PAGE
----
Restaurant Review: Ruya
Good for:Afternoon Tea
Avg. Cost per Person:300 Dhs
Location:Grosvenor House Dubai, Dubai Marina , Dubai
Rate this Restaurant
Dh295 for food with soft drinks, Dh495 with house beverages, signature cocktails and sparkling grape, and Dh595 inclusive of French bubbles.
04 399 9123
For anyone who said the hipsters have decamped to the pages of history, a visit to Ruya will put paid to that notion. The restaurant’s intimate feel on a Friday afternoon serves up a microcosm of UAE society — in a sort of dream sequence far removed from the real-life pains of school runs and shrinking workforces.
Willowy ladies and hirsute brutes confer by the DJ booth, while impeccably behaved children (we espied these mythical creatures as we walked past to the appetiser buffet), comport themselves like Parisian natives. Even better, apart from forays to amass starters and puddings, everything comes to the table, as we discovered when invited over recently.
Or maybe this is just modern Istanbul masquerading as Dubai. Diners often want speciality cuisine restaurants to recreate, even for a short hour, the place they represent, and Ruya — and chef Colin Clage — do that admirably.
We began, of course, with bubbles (there are two kinds, at different price points, depending on how wasteful you feel). And endless rounds of food, all brought to the table. There were oysters — freshly shucked with a piquant Turkish vinaigrette — and buttery Turkish-cured salmon with fennel and Cacik, and tiny, slow-roasted explosive baby beetroots with goat’s cheese and corn bread.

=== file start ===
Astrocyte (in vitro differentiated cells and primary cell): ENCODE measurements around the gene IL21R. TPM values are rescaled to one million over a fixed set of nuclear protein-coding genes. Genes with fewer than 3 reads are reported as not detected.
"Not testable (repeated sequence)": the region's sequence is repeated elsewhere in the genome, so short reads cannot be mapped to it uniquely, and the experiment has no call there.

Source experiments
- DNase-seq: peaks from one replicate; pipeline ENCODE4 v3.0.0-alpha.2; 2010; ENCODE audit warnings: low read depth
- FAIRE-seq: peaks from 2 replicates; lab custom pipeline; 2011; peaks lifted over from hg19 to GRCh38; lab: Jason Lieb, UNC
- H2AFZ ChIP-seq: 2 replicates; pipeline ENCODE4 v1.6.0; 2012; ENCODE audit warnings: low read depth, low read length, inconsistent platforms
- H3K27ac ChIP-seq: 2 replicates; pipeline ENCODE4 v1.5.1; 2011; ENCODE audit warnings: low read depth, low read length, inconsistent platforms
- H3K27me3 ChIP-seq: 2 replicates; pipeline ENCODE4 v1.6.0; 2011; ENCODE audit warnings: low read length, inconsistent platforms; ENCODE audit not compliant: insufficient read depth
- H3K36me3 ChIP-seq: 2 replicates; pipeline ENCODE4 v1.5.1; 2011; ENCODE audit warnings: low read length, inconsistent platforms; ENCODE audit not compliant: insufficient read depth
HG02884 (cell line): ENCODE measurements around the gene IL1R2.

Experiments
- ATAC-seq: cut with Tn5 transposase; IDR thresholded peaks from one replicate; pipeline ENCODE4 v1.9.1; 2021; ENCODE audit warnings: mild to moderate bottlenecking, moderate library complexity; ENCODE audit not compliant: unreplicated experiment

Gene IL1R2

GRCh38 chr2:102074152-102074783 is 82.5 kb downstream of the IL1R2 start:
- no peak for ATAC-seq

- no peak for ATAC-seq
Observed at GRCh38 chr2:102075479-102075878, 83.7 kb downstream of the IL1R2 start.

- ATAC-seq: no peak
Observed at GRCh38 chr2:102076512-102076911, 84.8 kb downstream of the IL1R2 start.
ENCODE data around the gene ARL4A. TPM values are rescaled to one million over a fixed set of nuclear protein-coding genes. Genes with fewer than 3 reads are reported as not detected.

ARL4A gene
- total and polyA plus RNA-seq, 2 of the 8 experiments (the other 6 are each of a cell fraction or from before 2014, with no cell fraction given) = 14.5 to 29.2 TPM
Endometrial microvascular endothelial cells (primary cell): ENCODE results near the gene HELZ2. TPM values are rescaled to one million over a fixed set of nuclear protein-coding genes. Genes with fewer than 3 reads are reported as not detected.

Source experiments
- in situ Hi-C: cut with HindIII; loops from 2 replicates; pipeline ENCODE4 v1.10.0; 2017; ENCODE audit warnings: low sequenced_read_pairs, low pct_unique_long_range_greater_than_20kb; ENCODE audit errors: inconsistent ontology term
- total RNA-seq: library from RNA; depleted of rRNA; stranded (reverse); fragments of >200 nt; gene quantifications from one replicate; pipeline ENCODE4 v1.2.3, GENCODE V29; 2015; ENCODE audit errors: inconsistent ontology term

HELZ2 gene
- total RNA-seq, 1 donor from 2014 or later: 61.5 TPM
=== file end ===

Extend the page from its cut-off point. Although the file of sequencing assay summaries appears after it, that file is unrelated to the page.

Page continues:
Thankfully, Ruya also understands that breakfast is integral to brunch. Poached eggs served with peppers and tomatoes were nice and runny, and a menemen (Turkish scrambled egg), although not Gordon Ramsay’s fluid concoction, came light and fluffy with a salt hit from tiny jewels of vegetables and feta. The egg-and-cheese pide was heavenly — or at least the egg and cheese was (I scraped it off — I wouldn’t know how the bread itself tasted, since they didn’t do me a gluten-free version. Sadly, there was no gluten-free bread at all. I was however advised which dishes featured the hated protein). My friend didn’t care for the bread, though.
The kebabs were delicate — the Cag, lamb and chicken, came sliced into tiny morsels, each a gentle, tender bite to be savoured with a long tall drink, and the Adana kebab was delightfully oozy, with a lovely lemony finish.
Disappointments? A coffee-flavoured rib-eye didn’t exactly hit us with caffeine, although a side of za’atar potatoes was inspired. The chocolate kibbeh, though tinier than usual, was rather too dense — which is a shame, since this is one of the restaurant’s standbys. But a cheeky firin sutlac, or rice pudding, and a tart orange sorbet with a chocolate tuille and Turkish candyfloss (I ate mine without) more than made up for it.
With its clean flavours and animated atmosphere, this selection of Ruya’s greatest hits adroitly reflects life in the Middle East today, which is why it’s a great place to take people to.